6. Embrace diversity

A diverse team brings a broad range of perspectives, encouraging more comprehensive analysis of a problem and facilitating System 2 thinking.

Hire or invite external individuals that come from varied backgrounds and who have broad experiences. For instance, a project team made up of people of different ages, education backgrounds, and industry experiences will bring a more comprehensive perspective to how potential customers or employees might react to change.

7. Encourage ongoing learning and training

Regular courses, workshops or training sessions on critical thinking, analytical tools, and bias awareness can help strengthen System 2 thinking abilities.

Regular training plays into the recency bias as people will be more likely to fall back on their latest training or exposure when faced with their next decision making challenge.

8. Use anonymous feedback

Give people time and space in a decision making setting to submit anonymous feedback on the decision being made. Anonymity is a powerful tool that can help to break down hierarchies, over-ride dominant personalities and allow for all participants to have their genuine thoughts to be expressed and heard.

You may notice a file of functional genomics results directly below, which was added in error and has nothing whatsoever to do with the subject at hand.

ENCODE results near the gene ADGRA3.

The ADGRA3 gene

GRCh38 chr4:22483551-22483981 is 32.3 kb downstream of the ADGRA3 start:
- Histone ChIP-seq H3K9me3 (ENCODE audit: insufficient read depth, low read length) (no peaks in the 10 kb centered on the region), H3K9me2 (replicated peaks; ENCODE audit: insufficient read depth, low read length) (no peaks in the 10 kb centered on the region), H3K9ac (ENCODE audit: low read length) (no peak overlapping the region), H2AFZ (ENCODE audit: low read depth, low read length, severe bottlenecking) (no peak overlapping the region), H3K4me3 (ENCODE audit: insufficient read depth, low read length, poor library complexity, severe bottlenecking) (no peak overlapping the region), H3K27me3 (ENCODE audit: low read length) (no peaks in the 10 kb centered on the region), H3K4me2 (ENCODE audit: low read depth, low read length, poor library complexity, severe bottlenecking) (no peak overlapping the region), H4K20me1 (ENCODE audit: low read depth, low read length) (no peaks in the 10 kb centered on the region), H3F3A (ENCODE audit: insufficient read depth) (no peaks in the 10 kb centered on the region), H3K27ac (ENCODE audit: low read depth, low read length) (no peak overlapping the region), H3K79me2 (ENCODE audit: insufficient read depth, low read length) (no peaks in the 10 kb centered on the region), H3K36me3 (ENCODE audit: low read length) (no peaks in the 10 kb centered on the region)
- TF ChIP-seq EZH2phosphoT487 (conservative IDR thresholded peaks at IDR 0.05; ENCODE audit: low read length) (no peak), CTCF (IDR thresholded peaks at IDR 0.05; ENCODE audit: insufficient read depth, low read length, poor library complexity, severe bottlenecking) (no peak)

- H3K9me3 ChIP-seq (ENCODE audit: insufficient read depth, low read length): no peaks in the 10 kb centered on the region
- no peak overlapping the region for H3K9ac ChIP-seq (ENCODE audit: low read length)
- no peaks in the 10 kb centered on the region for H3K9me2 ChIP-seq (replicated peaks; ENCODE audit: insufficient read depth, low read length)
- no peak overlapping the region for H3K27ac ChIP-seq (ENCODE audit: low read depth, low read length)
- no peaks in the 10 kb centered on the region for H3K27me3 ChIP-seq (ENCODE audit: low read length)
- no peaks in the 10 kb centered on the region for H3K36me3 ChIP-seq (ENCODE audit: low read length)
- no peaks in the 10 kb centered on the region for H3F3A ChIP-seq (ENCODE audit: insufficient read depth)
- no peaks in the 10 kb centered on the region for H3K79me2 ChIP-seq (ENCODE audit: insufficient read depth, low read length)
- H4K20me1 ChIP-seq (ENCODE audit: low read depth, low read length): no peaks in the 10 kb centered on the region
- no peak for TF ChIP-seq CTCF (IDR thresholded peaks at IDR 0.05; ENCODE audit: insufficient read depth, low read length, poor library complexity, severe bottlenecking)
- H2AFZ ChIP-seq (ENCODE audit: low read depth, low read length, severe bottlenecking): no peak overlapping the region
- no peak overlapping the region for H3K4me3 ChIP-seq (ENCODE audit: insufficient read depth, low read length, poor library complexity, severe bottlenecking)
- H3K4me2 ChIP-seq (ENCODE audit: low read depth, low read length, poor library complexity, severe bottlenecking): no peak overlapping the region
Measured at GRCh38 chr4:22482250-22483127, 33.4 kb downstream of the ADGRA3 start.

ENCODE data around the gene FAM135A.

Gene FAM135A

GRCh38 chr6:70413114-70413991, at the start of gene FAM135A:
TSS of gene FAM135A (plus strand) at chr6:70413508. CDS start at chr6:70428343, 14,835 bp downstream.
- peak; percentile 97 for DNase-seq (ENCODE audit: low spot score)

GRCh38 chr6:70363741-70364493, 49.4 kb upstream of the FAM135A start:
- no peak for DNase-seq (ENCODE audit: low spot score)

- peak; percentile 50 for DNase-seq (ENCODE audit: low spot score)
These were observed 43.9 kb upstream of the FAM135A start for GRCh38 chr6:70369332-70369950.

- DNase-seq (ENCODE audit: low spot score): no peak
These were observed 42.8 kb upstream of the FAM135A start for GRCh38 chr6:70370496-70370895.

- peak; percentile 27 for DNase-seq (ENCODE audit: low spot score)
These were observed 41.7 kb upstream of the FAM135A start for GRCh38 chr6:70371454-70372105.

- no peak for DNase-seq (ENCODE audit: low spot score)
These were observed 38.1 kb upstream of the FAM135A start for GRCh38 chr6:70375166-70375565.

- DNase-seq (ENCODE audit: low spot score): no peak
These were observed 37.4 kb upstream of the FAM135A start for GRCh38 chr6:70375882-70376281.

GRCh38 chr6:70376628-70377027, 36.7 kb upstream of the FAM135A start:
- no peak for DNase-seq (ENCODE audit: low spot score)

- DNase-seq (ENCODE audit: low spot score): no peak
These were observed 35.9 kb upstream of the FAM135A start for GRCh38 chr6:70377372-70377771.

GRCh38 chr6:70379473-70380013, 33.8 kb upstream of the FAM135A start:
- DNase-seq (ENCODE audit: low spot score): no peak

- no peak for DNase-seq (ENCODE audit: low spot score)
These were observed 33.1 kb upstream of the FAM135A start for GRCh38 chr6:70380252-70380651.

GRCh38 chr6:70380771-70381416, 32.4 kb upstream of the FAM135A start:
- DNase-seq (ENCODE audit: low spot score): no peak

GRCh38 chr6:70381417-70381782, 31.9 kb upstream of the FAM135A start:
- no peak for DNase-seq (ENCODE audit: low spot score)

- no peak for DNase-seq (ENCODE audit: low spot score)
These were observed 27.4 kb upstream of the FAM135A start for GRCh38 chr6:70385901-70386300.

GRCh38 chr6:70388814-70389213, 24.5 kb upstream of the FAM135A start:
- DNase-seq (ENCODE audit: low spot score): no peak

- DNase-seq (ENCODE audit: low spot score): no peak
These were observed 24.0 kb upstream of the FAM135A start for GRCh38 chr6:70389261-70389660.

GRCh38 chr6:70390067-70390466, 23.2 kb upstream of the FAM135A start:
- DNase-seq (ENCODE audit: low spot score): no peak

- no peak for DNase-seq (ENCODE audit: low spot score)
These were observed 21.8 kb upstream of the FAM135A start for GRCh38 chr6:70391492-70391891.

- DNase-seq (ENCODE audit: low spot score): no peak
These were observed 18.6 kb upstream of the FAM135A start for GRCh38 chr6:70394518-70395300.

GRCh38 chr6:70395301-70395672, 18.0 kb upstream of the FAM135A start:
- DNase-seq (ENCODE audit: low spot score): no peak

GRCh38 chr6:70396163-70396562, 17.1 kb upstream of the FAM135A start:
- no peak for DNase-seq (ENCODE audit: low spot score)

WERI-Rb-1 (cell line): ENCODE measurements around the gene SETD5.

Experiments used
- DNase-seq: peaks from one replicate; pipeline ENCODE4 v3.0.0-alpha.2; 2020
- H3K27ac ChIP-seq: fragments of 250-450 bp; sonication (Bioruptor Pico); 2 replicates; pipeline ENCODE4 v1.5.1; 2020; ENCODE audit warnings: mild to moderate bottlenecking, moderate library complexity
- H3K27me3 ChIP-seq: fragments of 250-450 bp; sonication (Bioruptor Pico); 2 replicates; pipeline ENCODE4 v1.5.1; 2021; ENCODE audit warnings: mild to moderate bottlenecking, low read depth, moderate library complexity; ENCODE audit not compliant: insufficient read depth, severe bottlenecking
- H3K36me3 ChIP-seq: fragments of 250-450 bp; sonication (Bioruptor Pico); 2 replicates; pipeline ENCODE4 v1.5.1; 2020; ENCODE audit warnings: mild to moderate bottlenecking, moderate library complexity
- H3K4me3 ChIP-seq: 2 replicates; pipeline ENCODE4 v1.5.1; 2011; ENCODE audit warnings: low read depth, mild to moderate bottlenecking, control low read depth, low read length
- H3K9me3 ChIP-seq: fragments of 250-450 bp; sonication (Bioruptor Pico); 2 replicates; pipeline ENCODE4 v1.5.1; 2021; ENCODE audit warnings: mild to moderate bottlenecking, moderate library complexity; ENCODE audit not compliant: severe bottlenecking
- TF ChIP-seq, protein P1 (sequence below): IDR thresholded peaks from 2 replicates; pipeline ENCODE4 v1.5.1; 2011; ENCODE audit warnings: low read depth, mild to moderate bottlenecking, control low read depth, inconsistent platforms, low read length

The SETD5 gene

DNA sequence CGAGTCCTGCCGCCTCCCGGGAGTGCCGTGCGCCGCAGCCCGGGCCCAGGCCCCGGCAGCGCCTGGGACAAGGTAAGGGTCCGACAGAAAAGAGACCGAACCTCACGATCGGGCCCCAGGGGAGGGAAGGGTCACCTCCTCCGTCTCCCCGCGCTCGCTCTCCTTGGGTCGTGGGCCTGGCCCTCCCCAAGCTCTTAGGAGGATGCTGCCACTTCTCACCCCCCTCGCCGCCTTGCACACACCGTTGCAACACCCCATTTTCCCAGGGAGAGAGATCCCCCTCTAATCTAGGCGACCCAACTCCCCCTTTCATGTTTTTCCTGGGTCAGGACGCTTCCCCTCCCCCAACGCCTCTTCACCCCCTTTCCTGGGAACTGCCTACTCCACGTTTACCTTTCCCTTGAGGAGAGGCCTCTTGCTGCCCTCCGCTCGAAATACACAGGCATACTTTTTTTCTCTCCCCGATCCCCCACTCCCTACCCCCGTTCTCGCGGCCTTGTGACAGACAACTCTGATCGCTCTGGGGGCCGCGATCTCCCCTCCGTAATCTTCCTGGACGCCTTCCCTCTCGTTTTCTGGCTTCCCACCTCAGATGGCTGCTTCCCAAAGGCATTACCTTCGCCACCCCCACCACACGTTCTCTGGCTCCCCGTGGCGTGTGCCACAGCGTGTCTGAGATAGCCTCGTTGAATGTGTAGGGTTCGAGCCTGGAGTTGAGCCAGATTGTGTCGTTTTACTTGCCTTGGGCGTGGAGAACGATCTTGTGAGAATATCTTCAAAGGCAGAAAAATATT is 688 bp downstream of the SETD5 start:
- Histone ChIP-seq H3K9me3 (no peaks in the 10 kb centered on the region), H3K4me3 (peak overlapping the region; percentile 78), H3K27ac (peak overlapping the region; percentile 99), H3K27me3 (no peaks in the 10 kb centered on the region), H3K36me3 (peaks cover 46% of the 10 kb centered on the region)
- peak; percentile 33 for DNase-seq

Incorporating anonymous feedback is a deliberate process that encourages critical analysis and reduces the reliance on opinions, which can easily be skewed by dominant personality types, who often unwillingly drive groupthink bias.

9. Review your decisions

Regularly review and discuss decision-making processes. This can help identify instances where System 1 thinking may have been used and explore how to apply System 2 thinking more effectively.

After a project completion, hold a lesson learned or retrospective meeting to review the decision-making process. Discuss what went well, what didn’t, and how decisions could be made differently in the future. Attempt to identify environments or circumstances that are counter to the points listed above and adjust your decision-making processes accordingly.